relative clauses

 

1. The relative pronouns:

The relative pronouns are:
 

Subject  Object  Possessive
who whom, who whose
which which whose
that that  


We use who and whom for people, and which for things.
We use that for people or things.

We use relative pronouns to introduce relative clauses, which tell us more about people and things.

2. Relative clauses to postmodify a noun 

We use relative clauses to postmodify a noun - to make clear which person or thing we are talking about. In these clauses we can have the relative pronoun who, which, whose or that

  • as subject (see Clauses Sentences and Phrases)

Isn’t that the woman who lives across the road from you?
The police said the accident that happened last night was unavoidable
The newspaper reported that the tiger which killed its keeper has been put down.

WARNING:
The relative pronoun is the subject of the clause.
We do not repeat the subject:

*The woman who [she] lives across the road…
*The tiger which [it] killed its keeper …

  • as object of a clause (see Clauses, Sentences and Phrases)

Have you seen those people who we met on holiday?
You shouldn’t believe everything that you read in the newspaper.
The house that we rented in London was fully furnished.
The food was definitely the thing which I enjoyed most about our holiday.

- Sometimes we use whom instead of who when the relative pronoun is the object:

Have you seen those people whom we met on holiday?

- When the relative pronoun is object of its clause we sometimes leave it out:

Have you seen those people we met on holiday?
You shouldn’t believe everything you read in the newspaper.
The house we rented in London was fully furnished.
The food was definitely the thing I enjoyed most about our holiday.

WARNING:
The relative pronoun is the object of the clause.
We do not repeat the object:

Have you seen those people who we met [them] on holiday?
The house that we rented [it] in London was fully furnished.
The food was definitely the thing I enjoyed [it] most about our holiday.

  • as object of a preposition. When the relative pronoun is the object of a preposition we usually put the preposition after the verb.:

You were talking to a woman >>> Who was the woman who you were talking to?
My parents live in that house >>> That’s the house that my parents live in.
You were talking about a book. I haven’t read it. >>> I haven’t read the book which you were talking about.

- When the relative pronoun is the object of a preposition we usually leave it out:

Who was the woman you were talking to?
That’s the house my parents live in.

- Sometimes we use whom instead of who:

Who was that woman whom you were talking about.

- When we use whom or which the preposition sometimes comes at the beginning of the clause:

I haven’t read the book about which you were talking.

- We can use the possessive form, whose, in a relative clause:

I always forget that woman’s name >>> That’s the woman whose name I always forget.
I met a man whose brother works in Moscow.

3. Times and places

We also use when with times and where with places to make it clear which time or place we are talking about:

England won the world cup in 1996. It was the year when we got married.
I remember my twentieth birthday. It was the day when the tsunami happened.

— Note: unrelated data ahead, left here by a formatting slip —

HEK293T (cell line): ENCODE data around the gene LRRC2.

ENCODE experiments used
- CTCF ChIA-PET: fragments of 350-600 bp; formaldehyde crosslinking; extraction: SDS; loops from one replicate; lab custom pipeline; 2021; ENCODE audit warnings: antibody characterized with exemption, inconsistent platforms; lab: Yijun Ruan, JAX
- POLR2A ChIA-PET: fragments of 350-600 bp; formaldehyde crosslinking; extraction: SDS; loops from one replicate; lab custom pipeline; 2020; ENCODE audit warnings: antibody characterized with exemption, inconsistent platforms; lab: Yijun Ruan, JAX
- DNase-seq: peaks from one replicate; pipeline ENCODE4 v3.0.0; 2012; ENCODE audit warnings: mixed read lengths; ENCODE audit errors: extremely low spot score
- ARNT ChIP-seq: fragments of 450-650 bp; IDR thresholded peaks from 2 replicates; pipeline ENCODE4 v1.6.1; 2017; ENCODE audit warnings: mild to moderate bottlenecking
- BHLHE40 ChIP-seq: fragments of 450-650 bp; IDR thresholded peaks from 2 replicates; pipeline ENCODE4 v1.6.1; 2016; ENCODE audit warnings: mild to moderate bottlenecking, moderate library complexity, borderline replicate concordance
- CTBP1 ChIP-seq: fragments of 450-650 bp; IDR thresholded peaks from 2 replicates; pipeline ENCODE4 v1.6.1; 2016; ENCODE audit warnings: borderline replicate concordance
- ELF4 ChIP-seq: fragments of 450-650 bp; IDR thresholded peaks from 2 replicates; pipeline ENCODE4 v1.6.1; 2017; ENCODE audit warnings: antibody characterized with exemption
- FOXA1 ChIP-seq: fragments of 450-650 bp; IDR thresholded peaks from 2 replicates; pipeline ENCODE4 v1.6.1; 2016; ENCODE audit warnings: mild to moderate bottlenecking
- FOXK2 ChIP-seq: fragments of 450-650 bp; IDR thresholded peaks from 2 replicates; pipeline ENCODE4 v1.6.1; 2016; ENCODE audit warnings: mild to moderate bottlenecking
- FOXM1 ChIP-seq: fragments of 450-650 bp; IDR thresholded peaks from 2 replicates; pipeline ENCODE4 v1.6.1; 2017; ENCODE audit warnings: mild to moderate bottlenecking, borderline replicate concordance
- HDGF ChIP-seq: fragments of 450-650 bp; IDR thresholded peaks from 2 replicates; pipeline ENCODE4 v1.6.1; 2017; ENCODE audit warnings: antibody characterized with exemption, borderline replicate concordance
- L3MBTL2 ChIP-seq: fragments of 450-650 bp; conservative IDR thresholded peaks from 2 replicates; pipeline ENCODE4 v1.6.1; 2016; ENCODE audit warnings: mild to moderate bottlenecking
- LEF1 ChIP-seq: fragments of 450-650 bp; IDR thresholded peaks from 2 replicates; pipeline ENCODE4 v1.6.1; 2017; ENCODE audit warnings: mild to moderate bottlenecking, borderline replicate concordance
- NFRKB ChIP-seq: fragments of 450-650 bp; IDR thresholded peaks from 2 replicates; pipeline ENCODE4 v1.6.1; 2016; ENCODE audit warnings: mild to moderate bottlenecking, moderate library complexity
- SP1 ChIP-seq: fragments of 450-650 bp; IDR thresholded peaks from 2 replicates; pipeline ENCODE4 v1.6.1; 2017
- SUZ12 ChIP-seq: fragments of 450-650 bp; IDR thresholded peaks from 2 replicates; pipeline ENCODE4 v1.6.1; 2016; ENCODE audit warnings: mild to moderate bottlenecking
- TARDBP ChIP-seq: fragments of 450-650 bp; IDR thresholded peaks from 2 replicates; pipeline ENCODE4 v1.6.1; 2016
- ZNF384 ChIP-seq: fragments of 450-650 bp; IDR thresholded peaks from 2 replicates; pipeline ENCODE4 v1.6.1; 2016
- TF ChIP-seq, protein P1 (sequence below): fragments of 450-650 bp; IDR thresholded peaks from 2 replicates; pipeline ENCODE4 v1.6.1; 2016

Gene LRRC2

Do you remember the place where we caught the train?
Stratford-upon-Avon is the town where Shakespeare was born.

... but we can leave out the word when:

England won the world cup in 1996. It was the year we got married.
I remember my twentieth birthday. It was the day the tsunami happened.

4. Giving additional information

 We use who, whom, whose, and which (but not that) in relative clauses to tell us more about a person or thing.

  • as subject (see Clauses, Sentences and Phrases)

My uncle, who was born in Hong Kong, lived most of his life overseas.
I have just read Orwell’s 1984, which is one of the most frightening books ever written.

WARNING:
The relative pronoun is the subject of the clause.
We do not repeat the subject:

My uncle, who [he] was born in Hong Kong, lived most of his life overseas.
I have just read Orwell’s 1984, which [it] is one of the most frightening books ever written.

  • as object (see Clauses, Sentences and Phrases)

We saw the latest Harry Potter film, which we really enjoyed.
My favourite actor is Marlon Brando, who I saw in “On the Waterfront”.

- we can use whom instead of who as object:

My favourite actor was Marlon Brando, whom I saw in “On the Waterfront”.

WARNING:
The relative pronoun is the object of the clause.
We do not repeat the object:

We saw the latest Harry Potter film, which we really enjoyed [it].
My favourite actor is Marlon Brando, who I saw [him] in “On the Waterfront”.

  • as object of a clause :

He finally met Paul McCartney, whom he had always admired.
We are going back to Venice, which we first visited thirty years ago.

We can also use who as the object.

He finally met Paul McCartney, who he had always admired.

WARNING:
The relative pronoun is the object of the clause.
We do not repeat the object:

He finally met Paul McCartney, whom he had always admired [him].
We are going back to Venice, which we first visited [it] thirty years ago.

  • as object of a preposition:

He decided to telephone Mrs. Jackson, who he had read about in the newspaper.
That’s the programme which we listened to last night.

- We sometimes use whom instead of who:

He decided to telephone Mrs. Jackson, whom he had read about in the newspaper.

- The preposition sometimes comes in front of the relative pronoun whom or which:

He decided to telephone Mrs. Jackson, about whom he had read in the newspaper.
That’s the programme to which we listened last night.

5.  Quantifiers and numbers with relative pronouns

 We often use quantifiers and numbers with relative pronouns:

many of whom - most of whom - one of which - none of whom
some of which - lots of whom - two of which - etc.

We can use them as subject, object or object of a preposition.

She has three brothers two of whom are in the army.
I read three books last week, one of which I really enjoyed.